Nigeria's Olympic Team: an official hospitalised for COVID-19

Nigeria’s Olympic Team: an official hospitalised for COVID-19

Agency Reports

A Nigerian Olympic official has become the first visitor to the Tokyo Games to be admitted to hospital with COVID-19, broadcaster TV Asahi said on Friday.

TV Asahi did not identify the individual, a non-athlete in his 60s, was not identified.

The person’s gender was also unknown.

The official tested positive on Thursday evening at the airport with mild symptoms.

But he was hospitalised because of age and pre-existing conditions, the broadcaster said, without giving details.

On Friday, the Australian Olympic Committee said that tennis player Alex de Minaur, ranked 15th in the world, had tested positive prior to his departure for the Games, becoming the latest athlete to have the virus shatter his Olympics dream.

“We’re very disappointed for Alex,” Australia’s chef de mission, Ian Chesterman, told reporters.

“He said that he’s shattered, not being able to come … but he has sent his very best wishes for the rest of the team.”

De Minaur returned two positive tests in Spain before he was due to fly to Japan, David Hughes, the AOC’s chief medical officer, told a news conference.

Another Olympic dream crushed was that of U.S. basketball star Bradley Beal, after USA Basketball said on Thursday the Washington Wizards star would miss the Games after entering coronavirus protocols at a training camp in Las Vegas.

The coronavirus has infected several athletes and others involved with the Games, which start on July 23, even as infections spread in Tokyo and experts warn worse may lie ahead.

On Friday, top government spokesman Katsunobu Kato, told a news conference that a Ugandan athlete had gone missing, with police and the team’s host city, Izumisano in western Japan, mounting a search.

Izumisano city authorities identified the missing athlete as Julius Ssekitoleko, 20, and public broadcaster NHK said he was a weightlifter. .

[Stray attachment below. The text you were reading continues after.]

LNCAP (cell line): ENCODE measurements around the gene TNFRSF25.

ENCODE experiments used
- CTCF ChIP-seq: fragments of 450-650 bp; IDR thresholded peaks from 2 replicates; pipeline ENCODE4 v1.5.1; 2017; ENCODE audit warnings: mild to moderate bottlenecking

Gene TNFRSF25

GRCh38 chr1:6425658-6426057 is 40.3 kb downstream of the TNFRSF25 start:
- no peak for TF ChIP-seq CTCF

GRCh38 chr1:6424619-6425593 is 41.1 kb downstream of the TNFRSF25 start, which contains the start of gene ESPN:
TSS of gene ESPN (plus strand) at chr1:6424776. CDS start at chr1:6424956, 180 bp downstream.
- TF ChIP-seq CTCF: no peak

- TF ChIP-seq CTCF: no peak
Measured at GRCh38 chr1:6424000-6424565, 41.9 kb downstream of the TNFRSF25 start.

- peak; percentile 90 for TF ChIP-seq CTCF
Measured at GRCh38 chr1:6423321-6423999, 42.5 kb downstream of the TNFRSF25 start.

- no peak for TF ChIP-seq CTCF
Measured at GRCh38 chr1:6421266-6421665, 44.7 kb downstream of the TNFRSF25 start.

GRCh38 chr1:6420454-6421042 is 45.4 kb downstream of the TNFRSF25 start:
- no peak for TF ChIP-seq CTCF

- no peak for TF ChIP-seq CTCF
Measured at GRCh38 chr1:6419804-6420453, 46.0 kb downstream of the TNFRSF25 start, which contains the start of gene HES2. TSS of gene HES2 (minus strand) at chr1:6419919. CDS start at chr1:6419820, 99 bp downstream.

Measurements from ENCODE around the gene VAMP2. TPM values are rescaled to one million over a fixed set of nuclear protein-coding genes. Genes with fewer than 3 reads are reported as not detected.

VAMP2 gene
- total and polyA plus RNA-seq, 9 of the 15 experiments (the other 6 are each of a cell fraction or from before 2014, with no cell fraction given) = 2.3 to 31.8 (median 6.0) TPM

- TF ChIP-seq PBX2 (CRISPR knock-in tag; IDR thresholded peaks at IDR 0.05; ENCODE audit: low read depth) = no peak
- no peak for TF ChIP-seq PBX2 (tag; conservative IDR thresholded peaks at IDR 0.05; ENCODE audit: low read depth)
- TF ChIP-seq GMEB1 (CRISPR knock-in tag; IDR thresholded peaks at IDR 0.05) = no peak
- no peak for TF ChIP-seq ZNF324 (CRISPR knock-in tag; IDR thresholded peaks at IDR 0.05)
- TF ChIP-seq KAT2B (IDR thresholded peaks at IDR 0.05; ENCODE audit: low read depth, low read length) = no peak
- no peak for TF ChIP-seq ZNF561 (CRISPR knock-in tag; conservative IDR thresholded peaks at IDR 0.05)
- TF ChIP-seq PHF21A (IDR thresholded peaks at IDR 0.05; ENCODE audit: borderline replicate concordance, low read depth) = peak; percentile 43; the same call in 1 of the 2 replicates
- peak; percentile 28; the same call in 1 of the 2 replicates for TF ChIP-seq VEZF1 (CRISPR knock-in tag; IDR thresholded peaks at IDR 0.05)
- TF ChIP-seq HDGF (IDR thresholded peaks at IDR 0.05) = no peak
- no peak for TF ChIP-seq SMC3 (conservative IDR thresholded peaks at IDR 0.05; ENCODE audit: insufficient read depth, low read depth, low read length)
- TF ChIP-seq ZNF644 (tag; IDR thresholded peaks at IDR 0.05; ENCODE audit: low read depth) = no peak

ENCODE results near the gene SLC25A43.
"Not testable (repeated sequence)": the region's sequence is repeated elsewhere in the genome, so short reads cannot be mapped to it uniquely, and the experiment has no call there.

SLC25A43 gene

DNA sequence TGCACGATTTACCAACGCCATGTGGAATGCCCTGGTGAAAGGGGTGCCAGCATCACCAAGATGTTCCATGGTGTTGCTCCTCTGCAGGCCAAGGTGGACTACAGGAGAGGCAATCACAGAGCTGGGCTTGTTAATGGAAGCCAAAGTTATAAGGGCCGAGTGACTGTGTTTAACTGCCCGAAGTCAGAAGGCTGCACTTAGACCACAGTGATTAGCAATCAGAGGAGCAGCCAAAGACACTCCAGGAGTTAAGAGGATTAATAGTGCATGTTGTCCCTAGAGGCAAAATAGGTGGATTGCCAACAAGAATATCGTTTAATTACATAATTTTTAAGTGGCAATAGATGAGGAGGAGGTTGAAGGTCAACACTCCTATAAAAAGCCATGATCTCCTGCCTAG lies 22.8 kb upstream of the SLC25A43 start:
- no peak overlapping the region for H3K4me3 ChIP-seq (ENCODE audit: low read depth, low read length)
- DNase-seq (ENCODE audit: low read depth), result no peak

Although a state of emergency has been clamped on Tokyo for the pandemic, most measures to limit its spread are voluntary and many say they have grown weary of them.

Organisers have promised that the Games, postponed from last year because of the pandemic, will be “safe and secure”.

They have imposed strict testing and limits on delegates’ activities to try to soothe the concern of the Japanese public, many of whom wanted the Games cancelled or postponed again.

International Olympic Committee President Thomas Bach said on Thursday there was “zero” risk of Games participants infecting Japanese with COVID-19, as infections hit a six-month high in the host city.

However, Japanese Olympic gold medalist turned chief of the Japan Sports Agency, Koji Murofushi, told Reuters on Friday that organisers needed flexibility and swift decision-making in reacting to the spread.

“It’s possible that even after the Olympics start, there will be situations where we’ll need to add measures to prevent the spread of infections – and if that’s the case, we have to be flexible enough to act swiftly,” said Murofushi, 46, a gold and bronze medalist in the hammer throw.

Most venues are to have no spectators, with officials urging the public to stay home and watch on television, depriving Japan of its hopes of pomp and spectacle at the Games.